A Brief History of the People’s Music Network for Songs of Freedom and Struggle
In the Summer -of 1977, the first Songs of Freedom and Struggle gathering was born. Held at the Community for Non-Violent Action Conference Center in Eastern Connecticut, the weekend took seven months to organize and hosted roughly 75 musicians. Charlie King, a member of CNVA, which was both a community as well as a group involved in disarmament and anti-nuke activities, planned, as part of a summer of conferences at the center a “Political music” weekend. What he heard, from musician after musician as more found out about the proposed gathering, was that each thought they had been working in isolation, in a vacuum. They expressed surprise: “I’m not the only one?” they’d say. This was the late 70’s, after all.
Gatherings that happen to this day share a basic schedule and format with that original gathering 15 years ago. Friday night everyone basically arrived and settled in, Saturday during the day there were workshops, and Saturday night was a Round Robin. A Round Robin for which everyone fit sitting in a circle and could hear each other without amplification. After a few years of discussion, weighing the needs of new performers to not be intimidated by a complex sound system against the needs of those in the back of the room to hear those performing, the sound system became a part of Round Robins. Not without workshops for novices on how to work the equipment, and not without a lot of thought and discussion and care to maintain an egalitarian spirit to the proceedings. Sunday held more workshops, the inevitable good-byes, and decisions to maintain a directory of the attendees and meet again in a year.
The original Round Robin, according to Charlie, was interrupted by about an hour’s worth of argument, that someone has on tape somewhere, during which issues of process and respect were begun to get hashed out. A couple of people had been feeling left out, what with there being not enough meat on the menu and no smoking in the building, and were brought back into things by Eddie Gersch, the cook that weekend, right in the middle of Marian Wade, a fairly new performer at the time, giving the intro for a serious song. This interruption began the discussions we continue today, in the spirit of hearing and being heard. Michael Cooney tried to cool everyone off with a rousing round of “Tis a gift to be simple,” which Charlie says got everyone to quiet down pretty nicely until the song was over.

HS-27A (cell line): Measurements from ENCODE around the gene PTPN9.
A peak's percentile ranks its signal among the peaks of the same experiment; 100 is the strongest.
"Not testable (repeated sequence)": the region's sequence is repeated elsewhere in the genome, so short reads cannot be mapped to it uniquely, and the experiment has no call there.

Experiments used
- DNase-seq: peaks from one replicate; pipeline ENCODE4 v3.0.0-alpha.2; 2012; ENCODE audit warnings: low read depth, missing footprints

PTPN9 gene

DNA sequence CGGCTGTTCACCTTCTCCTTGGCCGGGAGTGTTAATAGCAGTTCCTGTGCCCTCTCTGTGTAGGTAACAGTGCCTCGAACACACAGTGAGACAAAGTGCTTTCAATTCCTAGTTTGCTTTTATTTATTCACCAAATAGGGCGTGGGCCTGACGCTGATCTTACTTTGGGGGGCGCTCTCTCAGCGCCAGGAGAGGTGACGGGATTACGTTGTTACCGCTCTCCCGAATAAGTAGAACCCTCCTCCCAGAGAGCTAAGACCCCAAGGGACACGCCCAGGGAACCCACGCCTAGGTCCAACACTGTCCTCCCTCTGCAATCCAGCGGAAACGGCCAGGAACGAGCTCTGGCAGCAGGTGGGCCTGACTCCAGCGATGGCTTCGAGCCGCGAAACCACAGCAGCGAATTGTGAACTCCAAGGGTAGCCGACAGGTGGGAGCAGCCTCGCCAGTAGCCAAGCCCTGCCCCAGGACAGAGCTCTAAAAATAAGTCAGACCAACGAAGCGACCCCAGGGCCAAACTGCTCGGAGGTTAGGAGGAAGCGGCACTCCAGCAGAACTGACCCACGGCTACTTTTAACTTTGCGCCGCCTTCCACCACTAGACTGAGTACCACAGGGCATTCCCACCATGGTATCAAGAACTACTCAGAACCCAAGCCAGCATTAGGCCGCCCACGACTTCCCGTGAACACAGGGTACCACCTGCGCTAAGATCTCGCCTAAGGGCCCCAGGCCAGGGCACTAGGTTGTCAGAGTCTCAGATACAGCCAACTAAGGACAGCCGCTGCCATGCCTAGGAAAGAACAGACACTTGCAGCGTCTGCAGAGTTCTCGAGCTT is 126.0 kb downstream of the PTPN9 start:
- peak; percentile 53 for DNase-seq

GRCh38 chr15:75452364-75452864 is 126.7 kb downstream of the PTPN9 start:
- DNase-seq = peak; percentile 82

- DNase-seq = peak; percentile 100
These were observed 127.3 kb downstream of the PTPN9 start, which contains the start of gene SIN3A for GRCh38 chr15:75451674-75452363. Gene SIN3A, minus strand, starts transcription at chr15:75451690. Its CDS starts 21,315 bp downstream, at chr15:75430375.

What took the most organizing effort, for that first gathering, was finding all the musicians.
Covering the greatest distance, Ted Warmbrand flew in from Arizona. Cathy Winter, Betsy Rose, Sleeping Giant and Ginny Bales were among those present for the first weekend.
Women’s Music had a strong circuit at the time. Issues of feminism and a lesbian presence flavored the gathering. Separate workshops for men and women generated as much discussion then as they do now. Other current issues included the anti-nuclear and disarmament struggles. Growing from the no-nukes movement, ecology and environmental songs were on the rise. A number of those arrested at the Clamshell occupation of Seabrook attended the first SFS.
SFS met for three summers at the CNVA, then moved to mid Connecticut to a YMCA Aquatic camp in the Summer of 1981. That summer began a movement in SFS to branch out, culturally. As a response to the Reagan era, the summer camp gathering of musicians provided much needed support and spiritual nourishment to isolated musicians and activists lucky enough to both find the gathering and to have enough resources and a tradition that made it possible and okay to attend. That summer, SFS participants began looking around and realizing the relative homogeneity of racial, cultural, linguistic, and even age groupings of the people present. PMN Bylaws reflect what have always been a spoken value, support of multiculturalism and an otherwise diverse organization, but the values were not being recognized.